The Prodigy frontman and artist, Maxim and mixed-media artist, Dan Pearce have collaborated on the powerful and poignant, pandemic Hope project, which will see the May 20 launch of 50 limited edition sculptures, containing an exclusive, four-track Maxim EP as well as the release of an accompanying short film, featuring Maxim, his new music and starring Pearce’s son, to tell the story behind the pair’s sculpture.
The project will launch with a VIP private view at London’s new 99 Projects gallery on 19 May, and the Hope exhibition be available for public view until 7 June. The acclaimed artists spent a year over lockdown creating the ambitious, multi-platform collaboration, which is inspired by the “Hope” that everybody is clinging onto, as we gradually ease out of the devastation wreaked by Coronavirus.
They will be donating one sculpture to NHS Charities Together, one to young people’s mental health charity, YoungMinds and one to homeless charity Shelter, to raise funds for those most affected by the outbreak – themes which are explored in their moving film. On May 20, the pair will release an edition of 50 sculptures created together, depicting a little boy – based on Pearce’s son – wearing a gas mask and preparing to pull the pin on a clear, resin grenade, containing a heart, which represents the vaccine and the hope that will help us navigate our post-lockdown worlds. The grenade is a recurring symbol and theme in Maxim’s art, which includes highly sought-after paintings, prints and sculptures created during his 18 years in the art world. The pieces demonstrate Dan’s skills in 3D modelling and Maxim’s experience floating objects in resin.
Their short film touches on the mental health implications the virus has had on children, showing Pearce’s 11-year-old son, Jackson living through the pandemic. It also references the pandemic’s impact on homelessness – with a moving cameo from Maxim, playing a person living on the streets – as well as austerity, with touching food bank scenes. It closes with a strong message of kindness, giving and the ‘hope’ that it is named after, showing the little boy in a gas mask about to pull the grenade pin – mirroring the sculpture itself.
The soundtrack to the film is also titled ‘Hope’ and will be released along with three other tracks on a Hope EP, on bespoke memory cards inside the sculptures, exclusively for buyers of the sculptures on 20 May. The music will then be released to the public three months later, via digital outlets like Spotify, Apple Music and Amazon on the Red Room Arts label.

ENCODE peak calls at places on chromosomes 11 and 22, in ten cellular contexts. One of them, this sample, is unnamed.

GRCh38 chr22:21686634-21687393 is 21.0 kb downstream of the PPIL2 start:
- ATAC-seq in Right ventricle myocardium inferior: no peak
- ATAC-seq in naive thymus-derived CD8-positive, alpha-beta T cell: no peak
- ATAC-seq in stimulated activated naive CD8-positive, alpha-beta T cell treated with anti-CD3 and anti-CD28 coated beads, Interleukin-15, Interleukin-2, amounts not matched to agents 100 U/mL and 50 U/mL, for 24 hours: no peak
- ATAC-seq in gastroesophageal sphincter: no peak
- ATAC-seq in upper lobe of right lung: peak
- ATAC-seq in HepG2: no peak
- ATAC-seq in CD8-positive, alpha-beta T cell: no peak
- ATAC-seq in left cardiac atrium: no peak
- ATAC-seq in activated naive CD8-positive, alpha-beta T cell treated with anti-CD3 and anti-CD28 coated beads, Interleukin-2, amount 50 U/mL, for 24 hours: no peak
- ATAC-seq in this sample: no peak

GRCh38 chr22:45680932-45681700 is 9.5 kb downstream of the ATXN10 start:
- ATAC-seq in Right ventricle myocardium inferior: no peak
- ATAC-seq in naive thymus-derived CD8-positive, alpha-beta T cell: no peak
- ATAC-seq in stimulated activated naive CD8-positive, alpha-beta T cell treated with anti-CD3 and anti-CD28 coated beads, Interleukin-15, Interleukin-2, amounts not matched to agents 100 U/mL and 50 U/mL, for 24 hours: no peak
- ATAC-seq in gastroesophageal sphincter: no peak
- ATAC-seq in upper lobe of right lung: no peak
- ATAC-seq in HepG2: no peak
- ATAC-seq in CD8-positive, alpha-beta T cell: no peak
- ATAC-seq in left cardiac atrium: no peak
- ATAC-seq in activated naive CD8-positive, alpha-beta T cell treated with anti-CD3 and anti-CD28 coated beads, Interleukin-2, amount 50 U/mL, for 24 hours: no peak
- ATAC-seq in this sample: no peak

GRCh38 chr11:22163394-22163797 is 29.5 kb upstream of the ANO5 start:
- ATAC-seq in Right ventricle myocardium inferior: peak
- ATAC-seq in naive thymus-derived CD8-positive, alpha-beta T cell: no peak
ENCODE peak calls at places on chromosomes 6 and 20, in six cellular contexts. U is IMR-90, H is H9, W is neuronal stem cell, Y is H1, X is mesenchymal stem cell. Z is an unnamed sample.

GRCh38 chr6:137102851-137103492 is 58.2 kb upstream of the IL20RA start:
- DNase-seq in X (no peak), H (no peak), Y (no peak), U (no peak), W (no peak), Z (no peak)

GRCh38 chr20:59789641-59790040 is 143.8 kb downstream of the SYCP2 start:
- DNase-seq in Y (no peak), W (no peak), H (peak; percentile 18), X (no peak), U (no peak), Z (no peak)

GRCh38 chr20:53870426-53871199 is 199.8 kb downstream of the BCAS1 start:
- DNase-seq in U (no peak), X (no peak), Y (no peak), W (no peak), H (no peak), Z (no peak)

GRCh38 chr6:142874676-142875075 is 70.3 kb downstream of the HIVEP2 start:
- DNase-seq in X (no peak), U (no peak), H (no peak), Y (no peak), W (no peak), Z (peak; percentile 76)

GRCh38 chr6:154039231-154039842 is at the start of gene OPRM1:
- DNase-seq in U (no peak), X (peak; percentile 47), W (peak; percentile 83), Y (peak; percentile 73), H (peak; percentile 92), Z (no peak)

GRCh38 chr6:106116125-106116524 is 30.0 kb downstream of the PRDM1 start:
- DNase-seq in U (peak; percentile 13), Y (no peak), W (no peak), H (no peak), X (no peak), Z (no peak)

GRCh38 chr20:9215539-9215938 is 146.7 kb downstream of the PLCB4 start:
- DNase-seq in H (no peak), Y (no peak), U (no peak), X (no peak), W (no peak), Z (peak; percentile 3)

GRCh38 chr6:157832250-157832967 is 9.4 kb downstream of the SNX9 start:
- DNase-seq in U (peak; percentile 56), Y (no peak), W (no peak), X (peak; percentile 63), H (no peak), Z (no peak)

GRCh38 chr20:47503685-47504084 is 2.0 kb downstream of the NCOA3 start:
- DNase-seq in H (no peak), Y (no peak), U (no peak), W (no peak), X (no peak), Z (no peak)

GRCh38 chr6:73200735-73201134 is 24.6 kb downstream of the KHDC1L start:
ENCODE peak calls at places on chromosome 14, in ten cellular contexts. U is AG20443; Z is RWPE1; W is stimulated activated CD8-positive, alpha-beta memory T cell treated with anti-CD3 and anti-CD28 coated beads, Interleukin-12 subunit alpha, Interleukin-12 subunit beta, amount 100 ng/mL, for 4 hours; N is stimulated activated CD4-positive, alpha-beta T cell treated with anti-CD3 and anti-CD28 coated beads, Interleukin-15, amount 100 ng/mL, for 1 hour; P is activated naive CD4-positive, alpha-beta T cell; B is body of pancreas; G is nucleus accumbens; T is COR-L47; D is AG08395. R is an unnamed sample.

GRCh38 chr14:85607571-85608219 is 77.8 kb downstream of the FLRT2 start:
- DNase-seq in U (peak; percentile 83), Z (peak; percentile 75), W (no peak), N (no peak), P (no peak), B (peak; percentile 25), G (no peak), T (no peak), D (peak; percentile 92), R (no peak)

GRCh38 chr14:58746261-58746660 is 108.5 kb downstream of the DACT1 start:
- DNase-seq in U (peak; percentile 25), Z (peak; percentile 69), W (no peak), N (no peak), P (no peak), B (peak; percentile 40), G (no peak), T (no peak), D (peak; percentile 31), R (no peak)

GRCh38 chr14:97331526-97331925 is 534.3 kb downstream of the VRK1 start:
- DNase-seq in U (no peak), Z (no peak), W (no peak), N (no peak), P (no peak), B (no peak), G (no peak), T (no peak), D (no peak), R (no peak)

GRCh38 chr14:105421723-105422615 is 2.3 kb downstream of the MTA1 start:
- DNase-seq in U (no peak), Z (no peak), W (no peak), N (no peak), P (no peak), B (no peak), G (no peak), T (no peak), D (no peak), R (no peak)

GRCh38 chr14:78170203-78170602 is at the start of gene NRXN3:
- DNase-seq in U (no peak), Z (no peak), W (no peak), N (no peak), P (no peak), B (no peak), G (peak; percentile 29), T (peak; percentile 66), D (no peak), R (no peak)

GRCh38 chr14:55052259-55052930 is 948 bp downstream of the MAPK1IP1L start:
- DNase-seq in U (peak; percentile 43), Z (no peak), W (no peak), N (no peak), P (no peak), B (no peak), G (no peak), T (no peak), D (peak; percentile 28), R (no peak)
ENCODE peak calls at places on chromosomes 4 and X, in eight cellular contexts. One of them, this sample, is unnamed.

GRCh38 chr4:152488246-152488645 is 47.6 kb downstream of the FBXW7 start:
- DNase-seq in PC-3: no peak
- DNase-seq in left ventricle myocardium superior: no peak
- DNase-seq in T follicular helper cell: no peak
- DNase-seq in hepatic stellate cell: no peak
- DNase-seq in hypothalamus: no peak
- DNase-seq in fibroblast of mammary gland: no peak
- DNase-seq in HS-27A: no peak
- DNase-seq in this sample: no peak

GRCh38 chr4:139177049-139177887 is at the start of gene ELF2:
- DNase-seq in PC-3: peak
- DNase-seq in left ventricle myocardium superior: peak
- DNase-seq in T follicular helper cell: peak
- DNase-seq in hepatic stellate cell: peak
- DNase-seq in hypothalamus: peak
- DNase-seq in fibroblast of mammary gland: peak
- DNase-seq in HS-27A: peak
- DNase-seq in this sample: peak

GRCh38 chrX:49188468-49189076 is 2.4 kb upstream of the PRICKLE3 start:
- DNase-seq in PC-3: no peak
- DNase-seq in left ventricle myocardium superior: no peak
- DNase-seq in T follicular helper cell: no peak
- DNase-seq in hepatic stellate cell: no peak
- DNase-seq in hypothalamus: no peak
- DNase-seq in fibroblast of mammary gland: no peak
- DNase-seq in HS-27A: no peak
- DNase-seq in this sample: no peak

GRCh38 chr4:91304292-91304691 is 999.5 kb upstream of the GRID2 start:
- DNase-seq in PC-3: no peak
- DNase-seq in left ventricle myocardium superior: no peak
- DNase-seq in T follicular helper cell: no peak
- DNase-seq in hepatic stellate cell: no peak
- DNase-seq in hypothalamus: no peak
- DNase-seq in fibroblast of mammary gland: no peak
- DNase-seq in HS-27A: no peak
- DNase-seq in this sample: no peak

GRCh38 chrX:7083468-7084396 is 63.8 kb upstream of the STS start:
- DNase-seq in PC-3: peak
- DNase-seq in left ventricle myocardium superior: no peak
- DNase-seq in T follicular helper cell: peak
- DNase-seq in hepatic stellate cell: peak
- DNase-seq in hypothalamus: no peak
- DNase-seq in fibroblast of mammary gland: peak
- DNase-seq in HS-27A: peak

Dan explains: “We’ve known each other for a few years as we both exhibited art at the same galleries and attended each other’s exhibitions, so we always chatted about doing a collaboration. “Lockdown gave us that opportunity and we wanted the project to deal with this difficult year, while demonstrating the positive message about the role hope now plays.”
Maxim adds: “Making this has been exciting. And it was really special to have a cameo, playing somebody who was homeless and was also an angel. “We are in times of uncertainty, but I believe the answer to our problems is the four letter word, ‘love’.”
The sculptures will be released as a limited edition of 50 in assorted, hand-painted colours with ten special editions, which will have Swarovski Crystals added by Dan and Maxim. They will be available via galleries including Enter Gallery and Clarendon Fine Art, as well as the artists’ respective websites. Five of the exclusive hand-painted sculptures will be available in TAP Galleries at Selfridges.
The short film is the acting debut of Jackson, and its director John Smith who met Dan as one of his art clients – said: “Jackson had an innocence and no acting school baggage. He just understood what the part was about – a boy struggling amidst his covid nightmare.” Dan’s work is collected by everybody from Idris Elba, Boy George, Anthony Joshua and 50 Cent, to will.i.am, Rag N Bone Man and a host of Premiership footballers. He was named “one of the UK’s most collectable, emerging artists” by Shortlist and his work employs spray paint, handpainted acrylics, lenticular, neon lights, 3D objects, screen-printing, textured resin, gold leaf and collage, as well as his own photography and street art.
Art was originally a means of winding down between tours with charttopping band, The Prodigy, but Maxim has cemented his reputation as an acclaimed, mixed media artist and designer. Grenades carried on the breeze by a raft of red balloons; clown-faced butterflies brandishing Samurai swords, and gun-toting cats are just a few of the surreal fantasy worlds created by Maxim, using everything from spray paint, resin, acrylic, ceramics and bronze to objects like bullets, blades and pills.
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